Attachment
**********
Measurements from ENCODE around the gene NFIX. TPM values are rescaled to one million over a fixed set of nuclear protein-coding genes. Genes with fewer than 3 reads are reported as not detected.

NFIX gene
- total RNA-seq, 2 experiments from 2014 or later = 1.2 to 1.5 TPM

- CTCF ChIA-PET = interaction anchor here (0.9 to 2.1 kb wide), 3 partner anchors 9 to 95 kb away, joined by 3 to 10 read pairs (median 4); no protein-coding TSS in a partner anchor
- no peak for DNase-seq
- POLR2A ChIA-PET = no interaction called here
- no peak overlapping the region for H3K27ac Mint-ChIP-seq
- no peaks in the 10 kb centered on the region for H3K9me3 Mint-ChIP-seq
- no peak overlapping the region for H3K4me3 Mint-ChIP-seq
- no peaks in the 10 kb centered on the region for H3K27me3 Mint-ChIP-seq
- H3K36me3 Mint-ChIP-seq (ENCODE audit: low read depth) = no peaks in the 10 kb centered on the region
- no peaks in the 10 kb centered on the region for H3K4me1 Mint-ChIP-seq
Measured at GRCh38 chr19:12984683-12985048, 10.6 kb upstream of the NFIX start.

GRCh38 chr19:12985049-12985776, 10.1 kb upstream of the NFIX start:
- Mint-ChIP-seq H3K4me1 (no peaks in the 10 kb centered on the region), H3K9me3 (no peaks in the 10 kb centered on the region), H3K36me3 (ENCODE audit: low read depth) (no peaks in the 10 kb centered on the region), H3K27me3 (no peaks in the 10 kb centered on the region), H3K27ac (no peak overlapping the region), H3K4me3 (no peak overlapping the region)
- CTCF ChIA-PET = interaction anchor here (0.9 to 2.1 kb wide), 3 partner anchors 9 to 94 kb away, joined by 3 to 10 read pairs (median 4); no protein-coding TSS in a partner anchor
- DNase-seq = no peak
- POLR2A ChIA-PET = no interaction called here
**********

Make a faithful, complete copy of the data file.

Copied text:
Measurements from ENCODE around the gene NFIX. TPM values are rescaled to one million over a fixed set of nuclear protein-coding genes. Genes with fewer than 3 reads are reported as not detected.

NFIX gene
- total RNA-seq, 2 experiments from 2014 or later = 1.2 to 1.5 TPM

- CTCF ChIA-PET = interaction anchor here (0.9 to 2.1 kb wide), 3 partner anchors 9 to 95 kb away, joined by 3 to 10 read pairs (median 4); no protein-coding TSS in a partner anchor
- no peak for DNase-seq
- POLR2A ChIA-PET = no interaction called here
- no peak overlapping the region for H3K27ac Mint-ChIP-seq
- no peaks in the 10 kb centered on the region for H3K9me3 Mint-ChIP-seq
- no peak overlapping the region for H3K4me3 Mint-ChIP-seq
- no peaks in the 10 kb centered on the region for H3K27me3 Mint-ChIP-seq
- H3K36me3 Mint-ChIP-seq (ENCODE audit: low read depth) = no peaks in the 10 kb centered on the region
- no peaks in the 10 kb centered on the region for H3K4me1 Mint-ChIP-seq
Measured at GRCh38 chr19:12984683-12985048, 10.6 kb upstream of the NFIX start.

GRCh38 chr19:12985049-12985776, 10.1 kb upstream of the NFIX start:
- Mint-ChIP-seq H3K4me1 (no peaks in the 10 kb centered on the region), H3K9me3 (no peaks in the 10 kb centered on the region), H3K36me3 (ENCODE audit: low read depth) (no peaks in the 10 kb centered on the region), H3K27me3 (no peaks in the 10 kb centered on the region), H3K27ac (no peak overlapping the region), H3K4me3 (no peak overlapping the region)
- CTCF ChIA-PET = interaction anchor here (0.9 to 2.1 kb wide), 3 partner anchors 9 to 94 kb away, joined by 3 to 10 read pairs (median 4); no protein-coding TSS in a partner anchor
- DNase-seq = no peak
- POLR2A ChIA-PET = no interaction called here